Parity does not mean Equal

Sahota participated in a prison riot. He was part of a group that attacked another smaller (in numbers) group at the Joyceville Prison. Ultimately, the attack focused on a single victim who was beaten severely. Sahota’s involvement in the attack was viscous and “substantially in excess of anything done or even attempted by the other inmates” [@para 2].

Sahota participated in the initial attack, he then returned to the victim who lay bloody and unconscious on the floor. Armed with a pool cue, Sahota speared the victim in the groin. He pulled down the victim’s pants and speared him again in the genitals with the pool cue. He spat on the victim and stomped on him before leaving the room [@para 3].

Sahota was charged with attempted murder but plead guilty to the lesser and included offence of aggravated assault. The Crown sought a sentence of 8 to 10 years; the defence sought a term of imprisonment of 3 ½ to 5 years. The sentencing judge imposed a sentence of 7½ years less 45 days of pre-sentence custody. Sahota appealed: 2015 ONCA 336

The sentencing judge had heard and sentenced the other offenders involved in the attack. Sahota argued that the sentencing judge failed to properly apply the principle of parity  as required by section 718.2(b) of the Code.

In dismissing the appeal the Court held that “this principle is one of parity, not equivalence” [@para 6].  The Court explained that “the principle of parity means that any disparity between sentences for different offenders in a common venture requires justification” [@para 7]. In this case the actions of the offender in returning to the room, delivering blows to the unconscious and injured victim, and spitting on the victim clearly set this offender apart. The fact that the other offenders were sentenced on the basis of joint submissions:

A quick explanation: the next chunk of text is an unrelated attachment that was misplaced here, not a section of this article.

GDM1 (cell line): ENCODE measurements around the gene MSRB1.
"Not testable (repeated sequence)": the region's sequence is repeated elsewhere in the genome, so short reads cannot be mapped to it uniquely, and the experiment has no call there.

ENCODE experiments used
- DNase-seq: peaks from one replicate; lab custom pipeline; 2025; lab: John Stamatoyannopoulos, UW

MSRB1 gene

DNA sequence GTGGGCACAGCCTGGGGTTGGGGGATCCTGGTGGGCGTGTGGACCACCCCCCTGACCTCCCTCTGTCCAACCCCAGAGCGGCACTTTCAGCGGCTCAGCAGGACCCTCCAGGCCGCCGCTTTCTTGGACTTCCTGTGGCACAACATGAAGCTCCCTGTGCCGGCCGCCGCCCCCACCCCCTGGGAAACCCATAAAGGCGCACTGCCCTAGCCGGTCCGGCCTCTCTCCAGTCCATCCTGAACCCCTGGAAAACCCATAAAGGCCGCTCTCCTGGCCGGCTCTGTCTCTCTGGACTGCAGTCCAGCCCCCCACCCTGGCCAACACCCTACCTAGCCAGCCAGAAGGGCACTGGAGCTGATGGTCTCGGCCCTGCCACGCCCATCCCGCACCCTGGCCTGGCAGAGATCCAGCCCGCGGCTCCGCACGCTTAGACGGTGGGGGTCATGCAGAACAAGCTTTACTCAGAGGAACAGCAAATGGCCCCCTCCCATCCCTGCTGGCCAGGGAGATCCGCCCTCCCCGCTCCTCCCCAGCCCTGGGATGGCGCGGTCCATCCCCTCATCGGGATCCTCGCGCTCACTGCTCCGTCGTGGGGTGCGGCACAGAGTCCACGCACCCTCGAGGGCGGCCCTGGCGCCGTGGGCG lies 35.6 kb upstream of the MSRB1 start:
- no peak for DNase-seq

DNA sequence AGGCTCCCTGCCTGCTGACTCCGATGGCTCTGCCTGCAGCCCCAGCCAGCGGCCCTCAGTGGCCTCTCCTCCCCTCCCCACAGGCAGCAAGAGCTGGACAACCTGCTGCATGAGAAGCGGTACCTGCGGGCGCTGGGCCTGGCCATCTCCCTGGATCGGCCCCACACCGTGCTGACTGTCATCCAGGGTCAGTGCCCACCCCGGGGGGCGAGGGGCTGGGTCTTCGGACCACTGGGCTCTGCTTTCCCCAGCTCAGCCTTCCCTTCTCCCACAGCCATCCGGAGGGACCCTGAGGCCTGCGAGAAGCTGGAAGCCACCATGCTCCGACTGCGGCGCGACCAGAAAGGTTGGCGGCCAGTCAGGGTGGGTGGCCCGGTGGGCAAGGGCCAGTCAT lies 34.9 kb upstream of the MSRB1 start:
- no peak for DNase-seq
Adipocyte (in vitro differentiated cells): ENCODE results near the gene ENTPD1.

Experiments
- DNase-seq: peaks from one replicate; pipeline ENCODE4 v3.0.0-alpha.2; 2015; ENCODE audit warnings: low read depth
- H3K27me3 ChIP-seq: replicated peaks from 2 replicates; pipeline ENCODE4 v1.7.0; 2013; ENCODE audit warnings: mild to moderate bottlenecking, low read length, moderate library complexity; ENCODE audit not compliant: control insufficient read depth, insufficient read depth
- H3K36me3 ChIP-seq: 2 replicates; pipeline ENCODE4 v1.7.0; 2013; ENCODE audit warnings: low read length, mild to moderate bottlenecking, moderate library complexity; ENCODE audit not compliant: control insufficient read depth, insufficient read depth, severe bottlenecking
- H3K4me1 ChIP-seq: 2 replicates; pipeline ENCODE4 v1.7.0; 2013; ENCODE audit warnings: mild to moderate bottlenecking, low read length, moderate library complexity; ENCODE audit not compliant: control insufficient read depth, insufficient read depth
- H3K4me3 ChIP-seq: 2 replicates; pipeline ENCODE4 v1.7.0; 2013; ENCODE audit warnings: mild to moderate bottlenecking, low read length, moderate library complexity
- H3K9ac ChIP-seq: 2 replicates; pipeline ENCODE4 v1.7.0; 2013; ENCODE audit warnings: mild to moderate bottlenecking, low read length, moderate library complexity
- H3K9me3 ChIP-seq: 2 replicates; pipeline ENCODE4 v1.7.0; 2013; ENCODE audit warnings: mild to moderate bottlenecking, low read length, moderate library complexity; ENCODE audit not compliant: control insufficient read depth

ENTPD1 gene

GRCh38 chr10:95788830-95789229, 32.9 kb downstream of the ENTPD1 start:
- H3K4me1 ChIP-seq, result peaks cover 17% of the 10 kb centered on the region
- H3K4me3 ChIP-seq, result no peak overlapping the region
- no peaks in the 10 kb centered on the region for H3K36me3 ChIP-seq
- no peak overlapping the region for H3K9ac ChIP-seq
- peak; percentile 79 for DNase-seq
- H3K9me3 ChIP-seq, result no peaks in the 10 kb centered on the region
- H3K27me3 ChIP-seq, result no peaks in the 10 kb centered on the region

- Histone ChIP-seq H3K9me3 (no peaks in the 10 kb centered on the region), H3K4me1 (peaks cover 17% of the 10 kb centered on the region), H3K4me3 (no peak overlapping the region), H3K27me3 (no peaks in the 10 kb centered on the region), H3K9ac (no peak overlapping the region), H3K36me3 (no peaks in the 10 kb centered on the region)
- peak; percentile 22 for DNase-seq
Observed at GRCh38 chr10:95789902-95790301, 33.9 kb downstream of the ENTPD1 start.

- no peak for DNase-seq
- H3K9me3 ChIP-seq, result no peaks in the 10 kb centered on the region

did not compel [the sentencing judge] to impose an equivalent or near equivalent sentence on the appellant for an offence that reflected a significantly greater degree of  moral blameworthiness. [@para 8]

Before concluding the Court of Appeal noted that:

it was not inappropriate for a trial judge to consider that a guilty plea in the face of an overwhelming case may not be accorded the same weight as one in which an accused pleads guilty and gives of significant litigable issues. [@para 9]

In Sahota’s case the evidence of his involvement was overwhelming, whereas the identity of the individuals who participated in the initial attack was less clear and as the Court of Appeal put it each of them “may have challenged the Crown’s case on identification.”  [@para 9]